The dreaded sequester takes effect today as $85 billion in automatic cuts to 2013 federal spending begin rolling in, slashing services and sowing all manner of chaos, according to government officials who have warned for months about the harmful economic impact of allowing the cuts to proceed.
Nobody is particularly happy about it. President Obama and congressional Democrats have sounded the alarm most urgently, warning that the cuts - half domestic, half defense - will sideline an economic recovery still struggling to gain traction and jeopardize national security by crimping military readiness.
Many Republicans have raised similar concerns about military readiness and about the indiscriminate nature of the spending cuts, which are not targeted but levied across the board. Even Republicans who argue that we can and must absorb the magnitude of spending cuts contained in the sequester admit that cutting indiscriminately is a "stupid" way to reduce government outlays.
In short, depending on whom you ask, the sequester falls somewhere between poorly devised and downright catastrophic.
But is there some silver lining to be found in all this drama? Despite the dire warnings from policymakers and economists, could the impact of sequestration be less harmful than meets the eye, or perhaps even beneficial in some ways?
With those questions in mind, here are four reasons sequestration might not bite as painfully as some expect - and might even yield some unexpected benefits along the way:
Most entitlement programs are exempt
During the negotiations that produced the sequester, Democrats successfully pushed to exempt most forms of politically sensitive entitlement spending from the automatic cuts.
As a result, Social Security, Medicaid, veterans' benefits, unemployment insurance, and food stamps will not see any reduction in funding. Medicare beneficiaries were also spared the axe, while Medicare providers will see only a 2 percent reduction in payments. Mr. Obama's healthcare bill, some recall, also opted to slash payments to Medicare providers in lieu of targeting beneficiaries.
Cuts to entitlement benefits are among the most politically sensitive of deficit reduction proposals - Social Security, for example, is called the "third rail" of American politics because politicians who propose any significant alterations to the program risk being electrocuted by the political fallout.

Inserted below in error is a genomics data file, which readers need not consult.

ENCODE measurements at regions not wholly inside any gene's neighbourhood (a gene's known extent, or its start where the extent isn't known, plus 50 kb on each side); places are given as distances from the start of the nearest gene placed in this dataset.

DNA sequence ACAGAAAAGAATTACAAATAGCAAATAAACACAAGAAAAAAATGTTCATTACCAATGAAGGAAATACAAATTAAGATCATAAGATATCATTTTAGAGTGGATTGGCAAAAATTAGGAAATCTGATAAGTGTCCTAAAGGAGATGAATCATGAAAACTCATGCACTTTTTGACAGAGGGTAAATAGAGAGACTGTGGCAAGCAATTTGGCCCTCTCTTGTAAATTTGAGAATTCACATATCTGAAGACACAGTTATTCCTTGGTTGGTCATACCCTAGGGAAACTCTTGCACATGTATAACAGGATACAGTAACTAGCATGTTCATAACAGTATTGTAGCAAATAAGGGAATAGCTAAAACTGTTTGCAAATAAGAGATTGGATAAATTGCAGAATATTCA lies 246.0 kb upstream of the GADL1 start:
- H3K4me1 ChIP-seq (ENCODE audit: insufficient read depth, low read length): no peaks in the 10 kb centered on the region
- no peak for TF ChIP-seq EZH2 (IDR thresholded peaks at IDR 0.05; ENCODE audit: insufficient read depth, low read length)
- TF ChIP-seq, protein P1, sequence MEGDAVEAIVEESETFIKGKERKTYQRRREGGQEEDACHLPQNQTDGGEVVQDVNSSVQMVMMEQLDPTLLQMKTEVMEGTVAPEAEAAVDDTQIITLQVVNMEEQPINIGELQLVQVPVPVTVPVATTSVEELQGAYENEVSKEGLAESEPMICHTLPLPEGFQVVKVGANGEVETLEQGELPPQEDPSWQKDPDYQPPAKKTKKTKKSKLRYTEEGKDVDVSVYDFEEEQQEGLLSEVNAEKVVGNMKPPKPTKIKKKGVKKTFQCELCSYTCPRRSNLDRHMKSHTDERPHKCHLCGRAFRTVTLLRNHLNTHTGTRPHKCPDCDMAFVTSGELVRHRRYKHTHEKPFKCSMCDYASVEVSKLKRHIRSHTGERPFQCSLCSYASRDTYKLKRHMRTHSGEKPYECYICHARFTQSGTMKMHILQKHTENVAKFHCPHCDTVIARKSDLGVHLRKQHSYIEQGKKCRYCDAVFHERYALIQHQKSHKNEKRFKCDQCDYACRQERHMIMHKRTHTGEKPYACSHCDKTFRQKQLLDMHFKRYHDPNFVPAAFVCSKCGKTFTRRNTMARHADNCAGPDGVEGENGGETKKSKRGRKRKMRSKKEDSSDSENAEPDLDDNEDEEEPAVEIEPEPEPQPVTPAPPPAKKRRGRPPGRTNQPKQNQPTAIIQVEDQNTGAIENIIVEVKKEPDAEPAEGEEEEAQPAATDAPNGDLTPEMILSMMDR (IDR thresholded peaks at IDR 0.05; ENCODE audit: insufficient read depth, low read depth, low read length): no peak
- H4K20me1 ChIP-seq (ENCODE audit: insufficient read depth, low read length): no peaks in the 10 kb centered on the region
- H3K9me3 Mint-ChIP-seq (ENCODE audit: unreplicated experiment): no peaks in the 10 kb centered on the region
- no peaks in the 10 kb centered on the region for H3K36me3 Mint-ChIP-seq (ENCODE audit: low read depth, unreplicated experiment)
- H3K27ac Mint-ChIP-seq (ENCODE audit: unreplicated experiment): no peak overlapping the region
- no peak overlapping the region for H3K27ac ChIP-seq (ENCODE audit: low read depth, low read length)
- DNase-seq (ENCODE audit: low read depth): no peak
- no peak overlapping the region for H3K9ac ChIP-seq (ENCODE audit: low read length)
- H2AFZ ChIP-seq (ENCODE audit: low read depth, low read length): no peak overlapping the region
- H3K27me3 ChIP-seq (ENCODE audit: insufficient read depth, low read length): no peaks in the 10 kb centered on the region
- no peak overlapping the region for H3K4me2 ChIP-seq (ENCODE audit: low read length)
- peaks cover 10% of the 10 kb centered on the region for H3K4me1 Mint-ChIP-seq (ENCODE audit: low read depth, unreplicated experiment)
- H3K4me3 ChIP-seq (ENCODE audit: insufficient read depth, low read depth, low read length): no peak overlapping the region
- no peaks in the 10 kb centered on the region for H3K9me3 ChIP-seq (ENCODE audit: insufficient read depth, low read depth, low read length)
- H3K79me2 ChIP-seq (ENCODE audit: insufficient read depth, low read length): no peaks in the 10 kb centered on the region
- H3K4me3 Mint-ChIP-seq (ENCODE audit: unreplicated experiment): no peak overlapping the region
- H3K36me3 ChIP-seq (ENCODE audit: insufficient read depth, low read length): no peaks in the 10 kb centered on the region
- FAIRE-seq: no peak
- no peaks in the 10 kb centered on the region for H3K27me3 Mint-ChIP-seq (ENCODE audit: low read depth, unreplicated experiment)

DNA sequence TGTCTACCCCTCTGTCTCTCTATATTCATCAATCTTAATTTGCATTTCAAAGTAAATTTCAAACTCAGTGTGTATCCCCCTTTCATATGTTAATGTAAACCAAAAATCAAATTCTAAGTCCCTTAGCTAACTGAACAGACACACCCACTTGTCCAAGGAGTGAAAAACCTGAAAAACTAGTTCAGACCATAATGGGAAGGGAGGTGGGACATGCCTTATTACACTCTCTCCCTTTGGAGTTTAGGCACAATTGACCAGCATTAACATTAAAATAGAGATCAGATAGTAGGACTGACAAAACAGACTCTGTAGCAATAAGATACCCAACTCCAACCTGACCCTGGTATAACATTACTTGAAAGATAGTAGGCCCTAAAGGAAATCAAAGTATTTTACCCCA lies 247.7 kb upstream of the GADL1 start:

But thanks to prior negotiations, that's a bridge lawmakers will not have to cross, at least not in this round of deficit reduction talks.
The cuts' impact won't be immediate - and could be mitigated
The cuts legally take effect when the president signs the sequestration order today, but that doesn't necessarily mean that the rug will be swept out from under the American economy by tomorrow morning. Due to a variety of exigent factors, many of the cuts are staggered in a way that will allow government agencies to contain the damage, at least temporarily. Many more legally require a notification period that could delay their impact.
Federal employee furloughs, for example, require a 30-day notification period before legally taking effect. As a result, even furloughs announced today will take about a month to work their way through the system, potentially providing policymakers a respite as they negotiate a replacement for the cuts.
In addition, not every agency affected has identified how the cuts will be carried out. The Office of Management and Budget will release a report today detailing the specifics of each agency's cuts, at which point the relevant actors will begin implementation. In many cases, those details will take time to develop.
Finally, some Republican members of Congress are developing legislation that would give the executive branch greater latitude in allocating the cuts across each agency. The thinking is that greater freedom of movement would allow the administration to implement sequestration in the most painless way possible, redirecting some of the most pernicious cuts toward other, less critically important functions of each agency.
The cuts are likely to proceed, in other words. But policymakers have a variety of tools at their disposal that would allow them to delay or ameliorate the full impact of the budget tightening.